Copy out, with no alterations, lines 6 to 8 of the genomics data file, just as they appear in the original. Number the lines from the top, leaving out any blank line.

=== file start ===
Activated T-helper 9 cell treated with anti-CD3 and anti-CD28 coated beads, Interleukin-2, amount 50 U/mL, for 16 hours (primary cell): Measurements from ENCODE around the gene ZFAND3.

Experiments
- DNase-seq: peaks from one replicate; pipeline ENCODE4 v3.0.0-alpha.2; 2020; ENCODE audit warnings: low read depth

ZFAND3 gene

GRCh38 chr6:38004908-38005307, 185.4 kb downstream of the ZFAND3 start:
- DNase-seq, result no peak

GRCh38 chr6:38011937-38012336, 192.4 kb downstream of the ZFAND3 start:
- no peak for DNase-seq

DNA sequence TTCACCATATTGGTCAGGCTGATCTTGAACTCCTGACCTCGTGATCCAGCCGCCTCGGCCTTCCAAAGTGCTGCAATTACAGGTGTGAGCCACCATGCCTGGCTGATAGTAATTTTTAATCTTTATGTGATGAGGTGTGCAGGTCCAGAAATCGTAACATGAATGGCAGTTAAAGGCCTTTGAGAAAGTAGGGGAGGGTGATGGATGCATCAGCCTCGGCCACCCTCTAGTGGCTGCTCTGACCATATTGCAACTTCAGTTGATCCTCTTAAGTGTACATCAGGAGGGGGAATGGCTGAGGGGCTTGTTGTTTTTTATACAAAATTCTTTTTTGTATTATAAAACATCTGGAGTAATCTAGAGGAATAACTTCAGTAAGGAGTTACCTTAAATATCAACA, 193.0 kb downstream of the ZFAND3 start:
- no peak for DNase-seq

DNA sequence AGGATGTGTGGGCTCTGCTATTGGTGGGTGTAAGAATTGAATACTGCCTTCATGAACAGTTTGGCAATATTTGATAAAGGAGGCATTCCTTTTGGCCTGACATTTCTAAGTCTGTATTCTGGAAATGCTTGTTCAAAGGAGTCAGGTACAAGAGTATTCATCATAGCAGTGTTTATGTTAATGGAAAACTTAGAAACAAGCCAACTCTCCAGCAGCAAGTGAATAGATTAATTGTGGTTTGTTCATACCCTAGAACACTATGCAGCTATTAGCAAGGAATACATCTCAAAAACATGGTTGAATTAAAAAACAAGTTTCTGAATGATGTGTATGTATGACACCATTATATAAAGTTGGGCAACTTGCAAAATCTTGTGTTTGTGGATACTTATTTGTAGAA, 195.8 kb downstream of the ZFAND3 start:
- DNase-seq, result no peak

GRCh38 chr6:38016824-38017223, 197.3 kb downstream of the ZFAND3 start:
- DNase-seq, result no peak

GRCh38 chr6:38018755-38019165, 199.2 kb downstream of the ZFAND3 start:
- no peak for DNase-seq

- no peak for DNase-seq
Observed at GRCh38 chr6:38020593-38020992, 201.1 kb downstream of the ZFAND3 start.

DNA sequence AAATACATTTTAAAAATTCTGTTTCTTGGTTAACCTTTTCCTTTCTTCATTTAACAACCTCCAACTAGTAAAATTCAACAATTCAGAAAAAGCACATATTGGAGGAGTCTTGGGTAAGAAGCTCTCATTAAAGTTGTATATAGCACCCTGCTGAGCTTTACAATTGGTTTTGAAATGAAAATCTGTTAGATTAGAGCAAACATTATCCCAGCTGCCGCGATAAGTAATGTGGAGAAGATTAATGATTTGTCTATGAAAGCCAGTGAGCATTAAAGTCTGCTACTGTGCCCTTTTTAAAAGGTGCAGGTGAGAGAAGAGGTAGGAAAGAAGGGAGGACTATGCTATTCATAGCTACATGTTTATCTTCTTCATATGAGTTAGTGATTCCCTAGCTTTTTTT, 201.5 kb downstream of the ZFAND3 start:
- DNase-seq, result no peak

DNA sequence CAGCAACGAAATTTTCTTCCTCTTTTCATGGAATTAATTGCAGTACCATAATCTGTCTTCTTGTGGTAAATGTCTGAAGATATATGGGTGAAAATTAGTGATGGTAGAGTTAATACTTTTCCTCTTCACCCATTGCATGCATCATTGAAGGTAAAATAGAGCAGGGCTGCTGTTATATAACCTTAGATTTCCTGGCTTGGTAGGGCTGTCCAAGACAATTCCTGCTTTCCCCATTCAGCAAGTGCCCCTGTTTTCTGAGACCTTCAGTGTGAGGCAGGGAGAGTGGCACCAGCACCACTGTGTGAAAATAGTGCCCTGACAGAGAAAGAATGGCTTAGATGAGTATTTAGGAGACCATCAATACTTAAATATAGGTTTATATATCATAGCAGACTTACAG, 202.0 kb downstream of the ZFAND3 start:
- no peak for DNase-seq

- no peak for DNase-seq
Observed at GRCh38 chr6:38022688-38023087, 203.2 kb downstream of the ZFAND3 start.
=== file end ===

- DNase-seq, result no peak

GRCh38 chr6:38011937-38012336, 192.4 kb downstream of the ZFAND3 start:
- no peak for DNase-seq